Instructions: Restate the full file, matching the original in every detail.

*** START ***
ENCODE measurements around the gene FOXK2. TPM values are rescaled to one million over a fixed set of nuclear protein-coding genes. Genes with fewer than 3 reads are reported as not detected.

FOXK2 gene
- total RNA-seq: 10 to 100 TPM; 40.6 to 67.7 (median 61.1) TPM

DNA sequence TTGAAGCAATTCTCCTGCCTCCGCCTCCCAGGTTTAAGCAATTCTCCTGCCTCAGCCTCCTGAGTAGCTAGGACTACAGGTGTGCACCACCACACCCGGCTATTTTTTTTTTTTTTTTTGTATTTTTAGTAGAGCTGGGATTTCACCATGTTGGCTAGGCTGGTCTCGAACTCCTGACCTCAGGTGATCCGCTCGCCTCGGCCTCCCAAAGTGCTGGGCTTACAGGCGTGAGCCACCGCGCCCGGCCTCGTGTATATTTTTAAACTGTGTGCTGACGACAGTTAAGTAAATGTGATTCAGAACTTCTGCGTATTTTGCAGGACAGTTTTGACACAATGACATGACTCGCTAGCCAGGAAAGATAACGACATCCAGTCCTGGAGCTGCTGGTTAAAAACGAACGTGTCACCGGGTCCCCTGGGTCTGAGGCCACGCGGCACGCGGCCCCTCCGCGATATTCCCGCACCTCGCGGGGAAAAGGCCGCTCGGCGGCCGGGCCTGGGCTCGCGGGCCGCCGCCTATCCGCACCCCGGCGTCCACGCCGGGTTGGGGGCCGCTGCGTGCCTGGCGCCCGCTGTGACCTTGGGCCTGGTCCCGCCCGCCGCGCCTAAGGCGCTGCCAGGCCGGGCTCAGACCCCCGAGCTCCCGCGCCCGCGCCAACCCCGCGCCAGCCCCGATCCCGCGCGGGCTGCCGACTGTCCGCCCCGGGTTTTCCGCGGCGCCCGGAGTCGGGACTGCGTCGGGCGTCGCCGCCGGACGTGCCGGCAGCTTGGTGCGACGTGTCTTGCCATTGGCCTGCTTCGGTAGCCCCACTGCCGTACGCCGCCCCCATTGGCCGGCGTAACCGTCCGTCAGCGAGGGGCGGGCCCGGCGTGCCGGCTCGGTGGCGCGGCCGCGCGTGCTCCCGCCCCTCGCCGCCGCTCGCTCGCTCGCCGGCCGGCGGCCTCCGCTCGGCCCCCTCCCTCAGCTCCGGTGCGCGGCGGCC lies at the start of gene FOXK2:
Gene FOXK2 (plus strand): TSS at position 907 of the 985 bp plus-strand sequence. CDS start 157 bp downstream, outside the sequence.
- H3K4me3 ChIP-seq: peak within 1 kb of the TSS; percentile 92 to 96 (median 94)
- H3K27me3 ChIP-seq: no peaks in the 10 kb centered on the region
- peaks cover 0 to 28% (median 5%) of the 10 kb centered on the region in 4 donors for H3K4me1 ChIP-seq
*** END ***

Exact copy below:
ENCODE measurements around the gene FOXK2. TPM values are rescaled to one million over a fixed set of nuclear protein-coding genes. Genes with fewer than 3 reads are reported as not detected.

FOXK2 gene
- total RNA-seq: 10 to 100 TPM; 40.6 to 67.7 (median 61.1) TPM

DNA sequence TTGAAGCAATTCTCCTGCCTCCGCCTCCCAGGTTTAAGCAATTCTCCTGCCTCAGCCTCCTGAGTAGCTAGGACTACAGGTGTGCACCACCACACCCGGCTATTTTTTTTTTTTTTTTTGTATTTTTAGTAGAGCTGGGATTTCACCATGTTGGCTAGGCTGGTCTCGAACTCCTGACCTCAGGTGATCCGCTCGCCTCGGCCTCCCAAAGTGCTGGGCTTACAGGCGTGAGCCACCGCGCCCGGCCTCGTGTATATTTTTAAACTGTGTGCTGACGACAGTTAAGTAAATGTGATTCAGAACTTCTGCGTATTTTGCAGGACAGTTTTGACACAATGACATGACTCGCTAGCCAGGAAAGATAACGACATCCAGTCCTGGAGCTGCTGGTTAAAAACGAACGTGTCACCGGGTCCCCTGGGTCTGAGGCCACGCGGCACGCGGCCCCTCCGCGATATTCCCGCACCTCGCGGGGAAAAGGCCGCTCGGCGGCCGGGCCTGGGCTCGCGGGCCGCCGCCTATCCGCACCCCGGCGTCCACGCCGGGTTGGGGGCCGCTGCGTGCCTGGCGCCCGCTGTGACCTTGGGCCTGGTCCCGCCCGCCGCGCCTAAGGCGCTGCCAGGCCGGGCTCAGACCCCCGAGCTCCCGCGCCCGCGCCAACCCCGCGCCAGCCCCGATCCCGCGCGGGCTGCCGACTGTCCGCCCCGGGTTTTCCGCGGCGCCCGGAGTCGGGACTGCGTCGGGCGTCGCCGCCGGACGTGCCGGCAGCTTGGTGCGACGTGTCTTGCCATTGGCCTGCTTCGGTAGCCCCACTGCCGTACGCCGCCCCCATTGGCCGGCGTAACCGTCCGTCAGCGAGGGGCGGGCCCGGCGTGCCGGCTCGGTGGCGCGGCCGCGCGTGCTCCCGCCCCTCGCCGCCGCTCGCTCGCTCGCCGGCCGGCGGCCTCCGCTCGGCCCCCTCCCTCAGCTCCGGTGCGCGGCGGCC lies at the start of gene FOXK2:
Gene FOXK2 (plus strand): TSS at position 907 of the 985 bp plus-strand sequence. CDS start 157 bp downstream, outside the sequence.
- H3K4me3 ChIP-seq: peak within 1 kb of the TSS; percentile 92 to 96 (median 94)
- H3K27me3 ChIP-seq: no peaks in the 10 kb centered on the region
- peaks cover 0 to 28% (median 5%) of the 10 kb centered on the region in 4 donors for H3K4me1 ChIP-seq